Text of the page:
Use Inheritance So You Don't Repeat Yourself - Explanation how it works?

I’m confused on how this works. I define two constructor functions and their prototypes.

function Cat(name) {
  this.name = name; 
}
Cat.prototype = {
  constructor: Cat, 
};



function Bear(name) {
  this.name = name; 
}

Bear.prototype = {
  constructor: Bear, 
};

Okay, then i define another prototype and run it like a function?

function Animal() { }

Animal.prototype = {
  constructor: Animal,
  eat: function() {
    console.log("nom nom nom");
  }
};

Then somehow both bear and cat suddenly have this prototype property apart of them? What if i had another constructor and prototype for Dog() and did not want it to inherit it? Does it run off of scope?

Your browser information:

User Agent is: Mozilla/5.0 (Windows NT 10.0; Win64; x64) AppleWebKit/537.36 (KHTML, like Gecko) Chrome/71.0.3578.98 Safari/537.36.

Link to the challenge:
https://learn.freecodecamp.org/javascript-algorithms-and-data-structures/object-oriented-programming/use-inheritance-so-you-dont-repeat-yourself

4 Likes

If you continue on with the assignments i believe this will be explained, i.e. how to use the supertype (or parent). But no, bear and cat are not yet “connected” to the Animal.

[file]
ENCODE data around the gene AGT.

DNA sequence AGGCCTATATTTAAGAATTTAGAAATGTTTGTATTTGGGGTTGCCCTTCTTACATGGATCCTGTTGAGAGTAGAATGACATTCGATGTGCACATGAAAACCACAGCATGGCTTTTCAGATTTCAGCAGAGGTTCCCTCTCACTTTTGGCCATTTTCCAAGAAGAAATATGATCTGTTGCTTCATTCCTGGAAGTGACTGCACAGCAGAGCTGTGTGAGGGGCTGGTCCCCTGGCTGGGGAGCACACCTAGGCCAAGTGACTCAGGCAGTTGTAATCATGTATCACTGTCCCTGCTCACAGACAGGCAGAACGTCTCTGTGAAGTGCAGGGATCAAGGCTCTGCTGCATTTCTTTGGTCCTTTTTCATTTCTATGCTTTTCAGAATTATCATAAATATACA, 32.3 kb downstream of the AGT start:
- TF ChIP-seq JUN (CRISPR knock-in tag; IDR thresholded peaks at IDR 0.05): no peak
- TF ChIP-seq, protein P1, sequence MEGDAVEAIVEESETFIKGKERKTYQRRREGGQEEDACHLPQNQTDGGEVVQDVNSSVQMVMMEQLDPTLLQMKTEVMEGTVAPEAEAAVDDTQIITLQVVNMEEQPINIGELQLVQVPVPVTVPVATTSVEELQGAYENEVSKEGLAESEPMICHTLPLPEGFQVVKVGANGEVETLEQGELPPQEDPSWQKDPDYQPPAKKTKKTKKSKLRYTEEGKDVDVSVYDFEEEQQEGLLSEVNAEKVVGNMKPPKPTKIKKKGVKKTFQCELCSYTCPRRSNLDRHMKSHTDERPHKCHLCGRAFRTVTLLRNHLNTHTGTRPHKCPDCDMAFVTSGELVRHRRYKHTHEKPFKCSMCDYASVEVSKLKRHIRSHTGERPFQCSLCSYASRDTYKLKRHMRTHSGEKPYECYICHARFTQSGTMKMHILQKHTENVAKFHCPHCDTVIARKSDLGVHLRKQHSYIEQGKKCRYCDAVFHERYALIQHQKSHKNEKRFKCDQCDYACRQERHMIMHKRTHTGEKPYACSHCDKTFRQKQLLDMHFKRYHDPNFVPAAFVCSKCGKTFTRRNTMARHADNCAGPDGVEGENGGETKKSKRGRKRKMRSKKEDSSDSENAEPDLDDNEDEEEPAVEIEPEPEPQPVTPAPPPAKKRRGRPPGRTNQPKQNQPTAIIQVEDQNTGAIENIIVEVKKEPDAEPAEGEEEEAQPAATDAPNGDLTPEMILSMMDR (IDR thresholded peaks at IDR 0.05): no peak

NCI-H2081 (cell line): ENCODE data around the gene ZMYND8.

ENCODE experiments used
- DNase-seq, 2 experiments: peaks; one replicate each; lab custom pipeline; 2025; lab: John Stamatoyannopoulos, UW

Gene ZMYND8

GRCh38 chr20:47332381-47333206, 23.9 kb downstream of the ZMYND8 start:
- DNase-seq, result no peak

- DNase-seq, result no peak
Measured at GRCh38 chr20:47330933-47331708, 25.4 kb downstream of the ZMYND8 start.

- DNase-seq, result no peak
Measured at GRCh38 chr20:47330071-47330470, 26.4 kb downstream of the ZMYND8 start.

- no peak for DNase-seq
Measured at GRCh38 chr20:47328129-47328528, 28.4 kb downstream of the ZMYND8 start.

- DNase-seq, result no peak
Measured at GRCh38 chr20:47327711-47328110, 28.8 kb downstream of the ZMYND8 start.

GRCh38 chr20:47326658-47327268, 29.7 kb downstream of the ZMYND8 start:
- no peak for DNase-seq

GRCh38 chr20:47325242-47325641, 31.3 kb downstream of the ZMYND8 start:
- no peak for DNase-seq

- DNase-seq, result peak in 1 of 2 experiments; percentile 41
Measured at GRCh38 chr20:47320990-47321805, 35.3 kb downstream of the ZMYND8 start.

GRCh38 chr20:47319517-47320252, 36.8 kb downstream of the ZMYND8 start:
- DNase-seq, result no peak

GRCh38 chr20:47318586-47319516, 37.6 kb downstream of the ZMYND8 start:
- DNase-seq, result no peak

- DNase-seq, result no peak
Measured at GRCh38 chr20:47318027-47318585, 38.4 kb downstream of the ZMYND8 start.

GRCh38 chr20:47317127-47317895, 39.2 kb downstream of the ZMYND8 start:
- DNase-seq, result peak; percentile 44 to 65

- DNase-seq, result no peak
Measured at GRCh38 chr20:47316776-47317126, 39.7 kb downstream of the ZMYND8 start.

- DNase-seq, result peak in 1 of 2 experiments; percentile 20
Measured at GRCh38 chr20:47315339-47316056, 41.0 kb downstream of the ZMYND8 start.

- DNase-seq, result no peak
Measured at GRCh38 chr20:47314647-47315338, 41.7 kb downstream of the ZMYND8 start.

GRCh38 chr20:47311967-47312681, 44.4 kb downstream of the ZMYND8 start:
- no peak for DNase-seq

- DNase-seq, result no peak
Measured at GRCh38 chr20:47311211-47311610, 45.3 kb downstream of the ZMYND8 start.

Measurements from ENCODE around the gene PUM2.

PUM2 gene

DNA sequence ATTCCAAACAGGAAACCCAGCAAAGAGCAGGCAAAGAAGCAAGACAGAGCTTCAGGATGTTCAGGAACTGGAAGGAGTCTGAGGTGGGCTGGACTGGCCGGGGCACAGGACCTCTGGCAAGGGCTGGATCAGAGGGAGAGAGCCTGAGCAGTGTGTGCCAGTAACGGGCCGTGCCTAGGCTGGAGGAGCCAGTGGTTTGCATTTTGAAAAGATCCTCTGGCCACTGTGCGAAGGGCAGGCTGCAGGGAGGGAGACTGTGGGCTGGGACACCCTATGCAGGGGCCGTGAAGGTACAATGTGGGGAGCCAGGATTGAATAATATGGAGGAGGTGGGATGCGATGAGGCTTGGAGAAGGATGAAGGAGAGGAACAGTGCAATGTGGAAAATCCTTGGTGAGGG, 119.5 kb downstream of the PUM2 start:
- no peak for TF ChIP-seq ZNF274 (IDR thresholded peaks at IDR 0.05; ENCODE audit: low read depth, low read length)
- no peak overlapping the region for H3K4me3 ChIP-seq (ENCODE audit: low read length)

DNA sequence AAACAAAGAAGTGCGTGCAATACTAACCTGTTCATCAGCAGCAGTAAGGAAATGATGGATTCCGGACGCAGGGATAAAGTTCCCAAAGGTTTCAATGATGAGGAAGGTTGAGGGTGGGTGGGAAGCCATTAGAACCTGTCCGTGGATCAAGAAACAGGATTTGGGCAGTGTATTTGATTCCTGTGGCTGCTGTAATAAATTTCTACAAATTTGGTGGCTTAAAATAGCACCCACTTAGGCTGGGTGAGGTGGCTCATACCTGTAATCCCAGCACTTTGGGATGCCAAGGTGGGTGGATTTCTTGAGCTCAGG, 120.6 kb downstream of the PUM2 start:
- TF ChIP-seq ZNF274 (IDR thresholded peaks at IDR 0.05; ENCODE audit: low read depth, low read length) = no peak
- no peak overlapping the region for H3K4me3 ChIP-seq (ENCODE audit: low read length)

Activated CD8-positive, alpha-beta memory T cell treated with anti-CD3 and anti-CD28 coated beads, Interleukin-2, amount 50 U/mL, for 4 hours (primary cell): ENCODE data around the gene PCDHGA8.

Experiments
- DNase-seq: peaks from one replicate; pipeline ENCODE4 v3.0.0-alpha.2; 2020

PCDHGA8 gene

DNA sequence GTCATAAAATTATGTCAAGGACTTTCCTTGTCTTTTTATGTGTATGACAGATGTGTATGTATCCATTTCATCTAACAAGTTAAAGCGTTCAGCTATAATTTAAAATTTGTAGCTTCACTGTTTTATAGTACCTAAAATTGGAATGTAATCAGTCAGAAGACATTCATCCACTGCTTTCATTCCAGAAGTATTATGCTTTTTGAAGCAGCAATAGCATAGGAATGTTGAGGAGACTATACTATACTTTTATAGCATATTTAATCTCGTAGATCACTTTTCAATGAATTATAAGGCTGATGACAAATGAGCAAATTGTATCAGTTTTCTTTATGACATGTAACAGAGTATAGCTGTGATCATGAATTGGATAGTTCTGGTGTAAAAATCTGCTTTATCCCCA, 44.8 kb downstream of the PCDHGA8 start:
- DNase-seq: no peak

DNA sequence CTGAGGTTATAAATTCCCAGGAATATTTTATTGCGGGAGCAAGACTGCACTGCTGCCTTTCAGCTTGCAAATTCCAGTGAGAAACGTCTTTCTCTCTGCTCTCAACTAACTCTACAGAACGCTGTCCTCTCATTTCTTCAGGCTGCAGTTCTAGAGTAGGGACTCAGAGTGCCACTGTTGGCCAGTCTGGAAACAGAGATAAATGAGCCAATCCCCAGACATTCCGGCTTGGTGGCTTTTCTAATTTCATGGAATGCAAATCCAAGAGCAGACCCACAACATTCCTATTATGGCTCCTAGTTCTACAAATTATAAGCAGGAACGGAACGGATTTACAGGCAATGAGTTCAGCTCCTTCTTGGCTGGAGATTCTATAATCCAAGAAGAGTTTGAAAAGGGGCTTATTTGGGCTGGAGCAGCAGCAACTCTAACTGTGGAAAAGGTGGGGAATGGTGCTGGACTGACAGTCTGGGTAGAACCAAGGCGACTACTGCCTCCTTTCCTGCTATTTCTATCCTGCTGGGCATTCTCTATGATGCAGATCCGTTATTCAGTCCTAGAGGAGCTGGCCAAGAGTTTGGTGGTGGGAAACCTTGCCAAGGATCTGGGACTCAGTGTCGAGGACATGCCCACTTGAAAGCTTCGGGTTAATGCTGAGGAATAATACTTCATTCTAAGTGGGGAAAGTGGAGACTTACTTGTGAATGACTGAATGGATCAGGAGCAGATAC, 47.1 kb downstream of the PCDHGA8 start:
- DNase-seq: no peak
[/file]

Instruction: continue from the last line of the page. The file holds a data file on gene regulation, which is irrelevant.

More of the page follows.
2 Likes

Yeah, the prompt is actually misleading. This is really a set up to inheritance, but not really create any inheritance.

What you really did is created a Supertype that both Bear and cat can inherit common methods from, but you have not actually made Bear and Cat subtype of animal, yet.

This is one of those thing that because of how FCC breaks up the lesson, you wouldn’t have the full picture until you complete basically the thread of tutorials

3 Likes

@lasjorg

Thanks both for your help, just did that challenge and it is fully explained it.

(https://learn.freecodecamp.org/javascript-algorithms-and-data-structures/object-oriented-programming/set-the-childs-prototype-to-an-instance-of-the-parent)

1 Like